In the first session of the track Keven Wang guided us through the MLOps journey at H&M. How to deal with management of a large number of ML models and their end-to-end lifecycle so that a model could be bought online with confidence, its performance is monitored and the process could be adapted by multiple product teams at H&M. The whole path was presented as a combination of automated and manual steps (e.g. active approvals at crucial moments) with some state-of-the-art tools for model training (Azure Databricks, Kubeflow, Airflow), model management (ML Flow) and model deployment (Seldon). I really liked the way these three stack items were treated separately by design allowing a certain flexibility, which is quite important in such a dynamic environment. Some of the functionalities were backed by leveraging managed services which sped up the whole process a lot.

MLOps Journey at H&M, Keven Wang

It was again proved that the ML product is just another software product, where best practices and software engineering skills are more than welcome in the team. The whole transition process, however, requires a mindset shift and proper planning, so indeed it’s a journey you have to make in order to have dynamic and fully operational analytics in your data-driven company.

In the afternoon we learned from Maciej Pieńkosz how the ML models are trained and deployed in Google Cloud at Sotrender, social media experts. It came with no surprise that the list of advanced analytics use cases in this industry is pretty long and diverse - just to name a few: sentiment analysis, hate speech detection, image recognition, text extraction, post classification and many more. Each of these model types requires a specific environment for experimentation, training, deployment and maintenance - here is where the Google Cloud platform with its services supported by open-source tools comes into play.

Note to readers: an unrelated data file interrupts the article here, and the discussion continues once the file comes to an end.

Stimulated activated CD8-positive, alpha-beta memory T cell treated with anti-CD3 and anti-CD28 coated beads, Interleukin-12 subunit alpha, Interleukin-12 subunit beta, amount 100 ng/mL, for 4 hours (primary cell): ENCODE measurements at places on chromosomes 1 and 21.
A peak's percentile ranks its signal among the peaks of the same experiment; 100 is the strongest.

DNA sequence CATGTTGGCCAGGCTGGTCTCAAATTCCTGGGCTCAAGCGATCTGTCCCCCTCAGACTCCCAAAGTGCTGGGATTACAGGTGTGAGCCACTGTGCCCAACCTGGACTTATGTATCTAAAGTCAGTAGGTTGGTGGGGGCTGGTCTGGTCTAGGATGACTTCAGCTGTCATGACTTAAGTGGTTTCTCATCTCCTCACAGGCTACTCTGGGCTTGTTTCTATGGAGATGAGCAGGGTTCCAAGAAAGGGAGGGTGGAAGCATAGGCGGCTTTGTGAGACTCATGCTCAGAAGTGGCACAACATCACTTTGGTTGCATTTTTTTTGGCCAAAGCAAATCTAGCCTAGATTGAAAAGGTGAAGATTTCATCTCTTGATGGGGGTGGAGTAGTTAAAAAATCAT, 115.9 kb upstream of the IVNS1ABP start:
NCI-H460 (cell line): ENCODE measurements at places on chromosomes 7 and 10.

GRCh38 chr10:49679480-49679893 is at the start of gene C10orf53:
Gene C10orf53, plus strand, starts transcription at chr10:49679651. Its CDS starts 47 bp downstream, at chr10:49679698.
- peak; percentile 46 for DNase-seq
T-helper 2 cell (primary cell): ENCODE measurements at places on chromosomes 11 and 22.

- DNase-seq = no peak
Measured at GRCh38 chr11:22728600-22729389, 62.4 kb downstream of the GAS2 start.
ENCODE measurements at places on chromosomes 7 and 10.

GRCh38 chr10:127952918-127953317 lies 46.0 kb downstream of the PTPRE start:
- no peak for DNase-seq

At Sotrender the whole journey usually starts in the notebook (AI Platform Notebooks) where the data is explored and initial models are built. As the next step the codebase is refactored using standardized structures and templates, wrapped into a Docker container and using AI Platform Training, trained in the cloud. The idea is to deploy locally and train in the cloud in order to optimize the costs. Using ML Flow for experiment tracking allows to have the whole experiment history gathered in one place. Models are then deployed as services, served via REST API using Cloud Run - chosen as the most flexible and functional solution. The pipeline CI is managed by GitLab with canary rollouts ensuring smooth and safe change management.
It’s not only all about the tools and algorithms - we also heard some good practices and tips from an operational standpoint both from engineering and ML areas. Again it was stressed that the whole journey requires some human validation in crucial moments, and here is where a monitoring solution for models plays an important role - especially when you have thousands of models in production and would like to react fast in the case that some of them performed not as expected.

Maciej Obuchowski, Data Engineer at GetInData

The second talk of Streaming and Real-Time Analytics track was presented by Simply Business's Michał Wróbel, who talked about Complex event-driven applications with Kafka Streams. Michał told us how Simply Business's streaming infrastructure needs to process multiple different types of events, and answer complicated business related questions. To manage large numbers of types of events, they use JSON schemas stored in Iglu Schema Registry driven by CI/CD. Processing these events is done by Kafka Streams. The advantages of this approach noted by Michał were Kafka Streams's small footprint, having stateful interfaces and processing guarantees - fault tolerance and once semantics. The first version of the system wasn't perfect. It suffered from limited parallelism and was complex to manage, but the second version - build by applying Domain Driven Design principles fulfilled all the requirements and was easier to operate. Data prepared by streaming applications was used also to drive Simply Business's Machine Learning applications.

Complex event-driven applications with Kafka Streams, Michał Wróbel